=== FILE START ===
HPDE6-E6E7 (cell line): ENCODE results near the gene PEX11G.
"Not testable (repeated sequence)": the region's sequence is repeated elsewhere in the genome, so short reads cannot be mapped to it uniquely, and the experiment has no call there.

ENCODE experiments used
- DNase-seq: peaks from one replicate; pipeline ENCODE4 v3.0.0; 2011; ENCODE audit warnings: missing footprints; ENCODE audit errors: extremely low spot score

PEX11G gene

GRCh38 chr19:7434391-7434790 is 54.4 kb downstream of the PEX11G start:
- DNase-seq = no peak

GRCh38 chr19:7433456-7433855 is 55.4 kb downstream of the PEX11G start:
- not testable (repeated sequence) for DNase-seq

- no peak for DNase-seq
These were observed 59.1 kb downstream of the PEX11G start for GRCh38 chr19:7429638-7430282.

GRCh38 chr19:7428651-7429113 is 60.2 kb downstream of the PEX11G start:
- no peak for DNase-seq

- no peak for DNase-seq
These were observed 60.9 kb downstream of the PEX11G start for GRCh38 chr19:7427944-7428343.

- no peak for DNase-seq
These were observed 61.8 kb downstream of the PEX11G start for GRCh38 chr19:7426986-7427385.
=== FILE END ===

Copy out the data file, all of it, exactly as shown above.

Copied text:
HPDE6-E6E7 (cell line): ENCODE results near the gene PEX11G.
"Not testable (repeated sequence)": the region's sequence is repeated elsewhere in the genome, so short reads cannot be mapped to it uniquely, and the experiment has no call there.

ENCODE experiments used
- DNase-seq: peaks from one replicate; pipeline ENCODE4 v3.0.0; 2011; ENCODE audit warnings: missing footprints; ENCODE audit errors: extremely low spot score

PEX11G gene

GRCh38 chr19:7434391-7434790 is 54.4 kb downstream of the PEX11G start:
- DNase-seq = no peak

GRCh38 chr19:7433456-7433855 is 55.4 kb downstream of the PEX11G start:
- not testable (repeated sequence) for DNase-seq

- no peak for DNase-seq
These were observed 59.1 kb downstream of the PEX11G start for GRCh38 chr19:7429638-7430282.

GRCh38 chr19:7428651-7429113 is 60.2 kb downstream of the PEX11G start:
- no peak for DNase-seq

- no peak for DNase-seq
These were observed 60.9 kb downstream of the PEX11G start for GRCh38 chr19:7427944-7428343.

- no peak for DNase-seq
These were observed 61.8 kb downstream of the PEX11G start for GRCh38 chr19:7426986-7427385.